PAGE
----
Finding new revenue streams, reaching new audiences and building social networks are just some of the strategies Sourcefabric has seen from its partners in the region. When local advertising revenue is tough to obtain, new models can be a viable, but still difficult, option.

Where are my readers?

As we have seen, the circulation and audience of independent media in Georgia is small. Low-cost, open source software can equip media organisations who have limited resources with systems easily as capable as major national newspapers. But they still need readers, listeners and audiences.

'A large number of private print outlets operate in the country and typically enjoy editorial independence, but have very limited circulation,' say Freedom House. 'Magazine readership is on the rise, boosted by a newfound interest in serious, analytical reporting. Radio stations are generally free and independent.

Sourcefabric are seeing interest from Georgian organisations who want to diversify their output. This is seen in the 'longread' format, which lends itself to more in-depth reporting (and made easier by tools like Booktype) or models adopted by media organisations like WADR in Senegal, where radio and web work together to provide a hybrid stream of audio and written content.

Reasons for optimism?

Georgian media is not the most free, but it's certainly not the worst either, and certain leading lights are taking advantage. At the very least, the constitution protects media freedom, and Georgia has some of the most progressive legislation in its region. However, Freedom House has expressed concerns that this legislation can be slowly implemented and politically influenced in enforcement. Reporters Without Borders also temper hope with a warning about polarization.

'Georgia probably has the freest and most diverse media landscape in the region. Media are politically polarized, however, and neutral and objective news is only available from a few sources. Although accentuated by the election, polarization has already been a feature of Georgia's media in ordinary times and affects the print media, which are more diverse, as well as radio and TV.'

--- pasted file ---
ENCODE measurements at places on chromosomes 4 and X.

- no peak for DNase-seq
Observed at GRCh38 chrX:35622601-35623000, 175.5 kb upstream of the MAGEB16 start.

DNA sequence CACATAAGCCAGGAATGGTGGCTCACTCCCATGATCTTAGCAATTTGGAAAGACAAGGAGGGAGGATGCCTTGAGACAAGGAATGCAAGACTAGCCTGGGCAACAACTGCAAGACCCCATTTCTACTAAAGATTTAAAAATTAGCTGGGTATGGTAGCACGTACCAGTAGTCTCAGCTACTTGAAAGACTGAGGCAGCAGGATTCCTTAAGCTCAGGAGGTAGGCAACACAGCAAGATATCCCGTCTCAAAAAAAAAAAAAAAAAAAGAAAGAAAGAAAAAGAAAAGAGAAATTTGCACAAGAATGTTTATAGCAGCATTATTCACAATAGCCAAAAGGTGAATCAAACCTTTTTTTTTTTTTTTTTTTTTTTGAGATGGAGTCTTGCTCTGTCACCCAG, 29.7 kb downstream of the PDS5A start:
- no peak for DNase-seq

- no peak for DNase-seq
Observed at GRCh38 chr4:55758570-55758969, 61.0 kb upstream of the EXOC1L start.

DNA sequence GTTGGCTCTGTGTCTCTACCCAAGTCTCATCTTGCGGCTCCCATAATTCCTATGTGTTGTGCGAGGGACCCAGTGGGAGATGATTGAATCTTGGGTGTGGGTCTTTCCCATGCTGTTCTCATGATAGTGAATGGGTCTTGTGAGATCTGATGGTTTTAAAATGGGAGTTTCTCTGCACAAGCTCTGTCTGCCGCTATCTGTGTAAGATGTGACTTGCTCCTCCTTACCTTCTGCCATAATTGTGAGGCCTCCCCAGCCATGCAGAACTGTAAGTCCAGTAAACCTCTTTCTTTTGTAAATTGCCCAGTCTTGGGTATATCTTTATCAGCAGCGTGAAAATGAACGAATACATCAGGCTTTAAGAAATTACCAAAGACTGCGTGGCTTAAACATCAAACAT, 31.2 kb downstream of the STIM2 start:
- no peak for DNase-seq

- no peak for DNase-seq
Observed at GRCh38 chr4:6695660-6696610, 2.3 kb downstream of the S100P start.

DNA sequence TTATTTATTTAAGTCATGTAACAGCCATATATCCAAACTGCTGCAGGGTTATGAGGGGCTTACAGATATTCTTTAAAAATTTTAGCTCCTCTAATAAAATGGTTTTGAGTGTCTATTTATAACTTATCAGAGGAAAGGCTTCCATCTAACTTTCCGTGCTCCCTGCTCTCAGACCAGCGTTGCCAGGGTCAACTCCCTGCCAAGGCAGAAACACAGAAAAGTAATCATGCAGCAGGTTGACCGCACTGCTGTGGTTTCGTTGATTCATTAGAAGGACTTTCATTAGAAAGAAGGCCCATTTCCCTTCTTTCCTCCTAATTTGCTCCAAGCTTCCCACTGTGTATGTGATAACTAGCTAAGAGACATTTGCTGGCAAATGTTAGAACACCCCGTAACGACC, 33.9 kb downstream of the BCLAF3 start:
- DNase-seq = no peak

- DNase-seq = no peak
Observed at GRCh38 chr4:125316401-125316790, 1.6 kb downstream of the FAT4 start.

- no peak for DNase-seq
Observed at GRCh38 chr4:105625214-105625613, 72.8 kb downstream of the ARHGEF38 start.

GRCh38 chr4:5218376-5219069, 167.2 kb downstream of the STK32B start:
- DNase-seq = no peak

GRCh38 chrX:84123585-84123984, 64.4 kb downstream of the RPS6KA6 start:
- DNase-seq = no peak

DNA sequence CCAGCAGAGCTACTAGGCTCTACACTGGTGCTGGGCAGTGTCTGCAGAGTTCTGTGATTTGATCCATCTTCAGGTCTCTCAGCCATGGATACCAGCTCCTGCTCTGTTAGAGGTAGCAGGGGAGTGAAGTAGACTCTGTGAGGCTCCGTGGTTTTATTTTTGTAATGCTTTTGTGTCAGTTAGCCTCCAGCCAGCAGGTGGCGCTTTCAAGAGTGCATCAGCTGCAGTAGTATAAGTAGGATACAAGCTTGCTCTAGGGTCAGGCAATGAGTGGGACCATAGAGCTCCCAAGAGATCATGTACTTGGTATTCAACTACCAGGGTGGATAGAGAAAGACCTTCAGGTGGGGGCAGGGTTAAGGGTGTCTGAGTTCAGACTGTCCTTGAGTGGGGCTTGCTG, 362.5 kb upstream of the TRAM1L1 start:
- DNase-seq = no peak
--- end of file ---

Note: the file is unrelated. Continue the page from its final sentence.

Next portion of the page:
The future is here, the future is online

Around 37 percent of Georgians accessed the internet in 2011 (according to Freedom House) and, crucially, the internet is not - at the moment - subject to any government regulation.

Freedom House lay out the digital landscape as one dominated by newer publications, something we here at Sourcefabric also see as an area of great opportunity for young news enterprises.

"While most Tbilisi-based newspapers are not active on the web, regional newspapers have been steadily expanding their online presence, and start-up web publications, such as the independent NetGazeti, are gaining readers."

Sourcefabric recently ran #newsbeta Tbilisi, an event which looked at opportunities arising from web technologies for media organisations. Deployment of digital skills and strategies gives agile, young news organisations a headstart on capitalising on web audiences and advertising.
'The web portals of news agencies, such as Interpressnews.ge, are widely used for fact-based news, while blogs and social-networking sites, such as Facebook, are playing a growing role in spreading news and information,' says Freedom House. 'The adoption of web tools by the traditional media has been hindered by journalists' and editors' general lack of understanding and skills relevant to online media.'

With only 6 full-time staff, organisations like the Newscoop-powered Netgazeti are able to 'punch above their weight' thanks to a sustained emphasis on investigative journalism, a 24-hour publishing cycle and an embrace of social media. They drive an enormous amount of traffic from Facebook, much of international, much of it of interest therefore to advertisers outside of the country.

Reporters Without Borders sum up the problem: 'Independence is obviously very constrained for media personnel when the political orientation of media is so closely correlated with the views of their owners. The creation of really independent media with strong safeguards against owner interference in their editorial policies and investigative reporting is one of the leading challenges Georgia faces.'

The internet looks set to be the environment in which an independent future for Georgian news and journalism is played out. New advertising models, more dynamic content delivery and higher rates of social engagement seem set to give the country's new wave of media organisations a bright future.